It’s never a wise decision to pretend to be a lawyer, but it’s succeeded for some people. Although the legal industry is self-regulatory, there have been plenty of ambitious pseudo-lawyers who act outside of the regulations. And they do it often directly next to our eyes.

The media organization Al Jazeera was represented by an unregistered lawyer working as General Counsel, according to The New York Times the year before. David W. Harleton was not licensed to work as a lawyer in any jurisdiction in the United States, yet he was working on critical matters for a prominent organization, taking the phrase “fake it till you make it” to new heights.

Obviously, no one would ever advise faking to be a lawyer. It is unlawful to practice law without a license, and most of those who do so find themselves in prison, leaving their deceived “clients” out there in the cold.

Take, for example of Howard Seidler. Seidler used to meet clients at the Brooklyn Bar Association’s law library, demanding huge amounts of money to facilitate immigrants in getting legal papers. Seidler promoted himself as an esquire, Ph.D., and J.D. on his business cards, but he was not a lawyer, simply a scam artist.

Seidler was recently condemned to two to four years in jail for fraud involving immigration aid services, making him the first individual to be convicted under the New York legislation. He may not, however, be the last. Unlicensed fake lawyers, immigration advisors, and “notarios” rely on immigrant communities that are ignorant of the legal requirements in the United States.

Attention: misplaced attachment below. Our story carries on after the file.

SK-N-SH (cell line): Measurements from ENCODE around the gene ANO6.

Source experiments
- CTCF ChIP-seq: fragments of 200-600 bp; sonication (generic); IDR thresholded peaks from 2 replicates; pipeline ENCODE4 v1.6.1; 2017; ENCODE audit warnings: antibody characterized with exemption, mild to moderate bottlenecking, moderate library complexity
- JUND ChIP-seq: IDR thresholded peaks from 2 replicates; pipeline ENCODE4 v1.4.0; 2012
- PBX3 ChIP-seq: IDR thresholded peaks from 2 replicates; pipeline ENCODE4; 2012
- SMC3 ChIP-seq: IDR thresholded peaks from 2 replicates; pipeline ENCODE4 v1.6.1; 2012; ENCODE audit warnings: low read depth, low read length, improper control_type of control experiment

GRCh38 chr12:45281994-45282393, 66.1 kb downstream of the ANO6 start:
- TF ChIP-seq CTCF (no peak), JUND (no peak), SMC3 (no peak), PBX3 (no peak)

In the year 2017, Salem— A Lawrence man accused of masquerading a lawyer and taking a lot of money from people who sought legal aid told the court he could not really find a lawyer to assist him.

Statewide prosecutors charged Homayoun Maali, who routinely attends Lawrence City Council sessions, on five charges of theft using false pretense on March 28.

Maali was charged and discharged on personal recognizance in Salem Superior Court in early May. Despite being accused of “unlicensed practice of law” and “commitments to refer cases to professional lawyers,” he did not get a lawyer during his arraignment, according to court records.

According to court documents, Maali was involved in a scheme in where he provided misleading statements regarding his capabilities to serve victims with legal issues, particularly bankruptcy and immigration issues” over the previous four years. He used this to persuade his victims to make payments for overdue filing fees, unpaid mortgage payments, and services that the defendant had no right to offer. Despite the fact that the defendant is not a licensed lawyer, he intentionally offered to perform these legal services.

He solicited $4,000 from a victim who required assistance with an immigration problem in December 2017, knowing perfectly well that he would never submit any application, much alone one demanding fees, on the victim’s behalf. He made that fake commitment in order to persuade the victim to hand over the money, which he meant to keep for himself.